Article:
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https://www.facebook.com/Drive_Further-1498699446914070/

Now following your facebook.

 

I have always said to friends, you just get up and go, i never understand why more people don't do these kind of road trips. I decided one evening to just book myself to Mongolia, then i was in after that. It was as simple as that. Planning and vehicle prep was great fun too.

Dan, was there any reason why Mongolia is not on your list? I would have said this was the best country in all of our travels. Lovely people. If you get an opportunity to get a visa for it then this will be well worth your time. 

 

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On 24/01/2018 at 9:33 AM, Steve said:

Dan.. you are a man after my own heart mate.

I have driven to Mongolia twice, and recently looped Europe via North cape to italy via Stelvio pass. 6500 miles in 2 weeks.

I have plans in a few years to do around the world too. 

I would like to follow you if you don't mind and also do a club article about your adventures if thats ok??

BTW, i did mongolia in 2009 due to a post on this club about someone doing mongolia in a Fiesta, that got the juices cooking and now I can't wait for my next adventure. Keep driving mate!!!

Hi Steve, very humbled at the request to do a club article, follow away although I recommend following the thread rather than Facebook.

I've sent you a message with my email as this may be a better way to get in touch.

You mentioned the Stelvio Pass... ...In late March here's me in the Swiss Alps on the Gotthard Pass, the sign at the bottom clearly stated 'Road closed' ..so typical Dan style I drive up. Obviously didn't see another single car so sat in the middle of the road and had a photo-shoot for 40mins (as you do) 

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On 24/01/2018 at 9:56 AM, Steve said:

https://www.facebook.com/Drive_Further-1498699446914070/

Now following your facebook.

 

I have always said to friends, you just get up and go, i never understand why more people don't do these kind of road trips. I decided one evening to just book myself to Mongolia, then i was in after that. It was as simple as that. Planning and vehicle prep was great fun too.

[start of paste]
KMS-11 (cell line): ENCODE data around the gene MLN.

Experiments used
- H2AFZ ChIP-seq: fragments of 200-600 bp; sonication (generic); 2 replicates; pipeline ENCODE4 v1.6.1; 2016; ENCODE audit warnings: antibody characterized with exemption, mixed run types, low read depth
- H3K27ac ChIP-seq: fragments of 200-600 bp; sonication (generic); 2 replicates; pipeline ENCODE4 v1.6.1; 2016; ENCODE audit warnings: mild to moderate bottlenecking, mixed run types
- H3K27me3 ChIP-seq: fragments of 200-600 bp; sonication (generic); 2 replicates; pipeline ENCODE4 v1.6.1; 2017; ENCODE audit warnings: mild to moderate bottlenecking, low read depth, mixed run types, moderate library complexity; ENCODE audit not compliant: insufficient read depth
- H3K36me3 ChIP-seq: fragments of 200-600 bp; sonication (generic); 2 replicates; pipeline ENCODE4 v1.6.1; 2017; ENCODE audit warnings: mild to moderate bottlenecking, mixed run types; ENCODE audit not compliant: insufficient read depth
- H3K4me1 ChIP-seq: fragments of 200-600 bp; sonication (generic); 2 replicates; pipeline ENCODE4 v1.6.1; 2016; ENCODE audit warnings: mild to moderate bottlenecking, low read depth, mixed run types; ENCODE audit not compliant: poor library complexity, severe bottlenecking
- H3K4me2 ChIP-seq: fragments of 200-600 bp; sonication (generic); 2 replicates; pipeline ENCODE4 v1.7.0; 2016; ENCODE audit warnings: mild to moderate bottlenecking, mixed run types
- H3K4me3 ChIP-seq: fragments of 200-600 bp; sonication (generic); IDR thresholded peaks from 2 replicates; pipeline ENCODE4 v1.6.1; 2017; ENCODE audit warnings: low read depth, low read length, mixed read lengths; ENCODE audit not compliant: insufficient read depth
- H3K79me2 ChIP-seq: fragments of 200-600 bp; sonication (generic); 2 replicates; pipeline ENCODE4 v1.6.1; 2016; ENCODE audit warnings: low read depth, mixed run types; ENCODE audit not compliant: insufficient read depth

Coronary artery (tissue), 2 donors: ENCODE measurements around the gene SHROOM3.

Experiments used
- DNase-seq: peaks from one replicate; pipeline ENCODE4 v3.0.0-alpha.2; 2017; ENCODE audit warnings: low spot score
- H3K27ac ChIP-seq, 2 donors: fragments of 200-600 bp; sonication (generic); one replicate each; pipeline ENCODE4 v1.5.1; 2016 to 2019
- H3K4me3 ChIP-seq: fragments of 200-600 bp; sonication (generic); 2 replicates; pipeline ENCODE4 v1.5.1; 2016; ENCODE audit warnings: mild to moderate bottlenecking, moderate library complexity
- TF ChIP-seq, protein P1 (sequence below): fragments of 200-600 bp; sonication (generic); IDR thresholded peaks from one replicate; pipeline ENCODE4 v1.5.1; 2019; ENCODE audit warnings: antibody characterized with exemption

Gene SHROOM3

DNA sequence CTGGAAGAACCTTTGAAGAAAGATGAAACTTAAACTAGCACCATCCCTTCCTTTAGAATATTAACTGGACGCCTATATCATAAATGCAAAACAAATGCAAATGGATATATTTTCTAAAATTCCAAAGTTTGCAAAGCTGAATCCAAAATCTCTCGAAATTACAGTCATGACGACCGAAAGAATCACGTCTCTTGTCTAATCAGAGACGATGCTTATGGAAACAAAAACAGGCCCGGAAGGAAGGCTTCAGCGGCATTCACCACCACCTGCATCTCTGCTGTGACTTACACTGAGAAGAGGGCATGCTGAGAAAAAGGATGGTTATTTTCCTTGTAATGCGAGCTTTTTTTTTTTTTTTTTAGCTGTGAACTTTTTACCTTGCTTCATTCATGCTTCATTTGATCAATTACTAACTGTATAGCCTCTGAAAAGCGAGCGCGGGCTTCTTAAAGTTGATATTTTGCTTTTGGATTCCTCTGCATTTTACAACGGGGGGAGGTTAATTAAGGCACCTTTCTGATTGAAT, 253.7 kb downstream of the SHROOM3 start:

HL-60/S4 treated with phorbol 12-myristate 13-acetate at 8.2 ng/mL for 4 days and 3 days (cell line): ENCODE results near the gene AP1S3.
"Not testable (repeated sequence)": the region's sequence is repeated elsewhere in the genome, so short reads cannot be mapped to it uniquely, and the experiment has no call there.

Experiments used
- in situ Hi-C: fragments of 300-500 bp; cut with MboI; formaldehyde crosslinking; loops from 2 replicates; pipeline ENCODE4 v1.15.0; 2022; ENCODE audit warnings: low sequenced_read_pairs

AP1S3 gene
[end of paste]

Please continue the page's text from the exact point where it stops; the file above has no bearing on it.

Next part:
Dan, was there any reason why Mongolia is not on your list? I would have said this was the best country in all of our travels. Lovely people. If you get an opportunity to get a visa for it then this will be well worth your time.

 

By bad coincidence I'm continuing to neglect Facebook, and although my intention is to update it I doubt it will be updated as often as people would like. I enjoy writing here and as I'm simply travelling for personal experience I intend to keep my time on  social media to a minimum and just enjoy my travels. Its likely this thread will remain my most active and updated place... I'll perhaps revisit Instagram and use that with more frequency.

For me my story was very similar I in effect have always wanted to visit Russia and one day simply chose to apply for a visa, and instead of flying decided to drive because it 'wasn't too far'. Within 4 months or so I had set off, and 5 days later I had crossed the border into Russia for the first time.

There's no particular reason I've chosen not to visit Mongolia, I have quite a large Russian Visa which allows an extensive stay and multiple entry, my planned route was to arrive into Baikal from Almaty. and from Baikal head to Vladivostok which naturally took me across Siberia rather than into Mongolia.

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There have been 2 main updates since I last wrote about my progress last Monday...

Its worth interjecting quickly to note: The 'roads' I've experienced since entering central Asia have been rough to say the least. About a week ago I drove into what can only be initially described as a 'crevasse' at roughly 25mph, but I've now come to the realization this can more accurately be described as a 'minor and frequent pothole' This was with sufficient impact to smash both my fog lights, but upon a check of the car I didnt' see any fundamental problems. Which basically means my tires and suspension were fine so I drove forth with due care.

Fast forward to a couple of days ago, with over 1000 miles traveled since the pothole in question - and the car experiencing no issues - after a scheduled stop at a petrol station the car randomly didn't start. A single turn of the ignition and dash lights worked and all lights were bright. The car didn't even attempt to start of try and turn over. Were it not for the very kind Uzbek locals i would have been somewhat stranded, however the car was perfectly happy once push started and I made it into my scheduled stop for the night, the historic city of Khiva. After turning the engine off I experienced identical issues, we were able to push start it again with little effort and took it to the local competent car mechanic. (See below for this reference to make more sense, but this push start in Khiva was initiated by a very friendly police officer who after being informed at what we were doing, called over no less than 3 members of his police force colleagues to help)

The mechanic was able to diagnose the specific reason for the engine not starting was due to a blown 60A fuse in my Auxiliary fuse box in the engine bay. In addition ,after a check of the car he was able to see that my front end was smashed more than my initial lamen inspection. The front radiator fan had clearly not been working for sometime and my radiator itself was a good 10 degrees offset. I hadn't experienced any overheating and oil temperatures have remained normal. However its his professional diagnosis that my car was overheating and the reason for the blown fuse.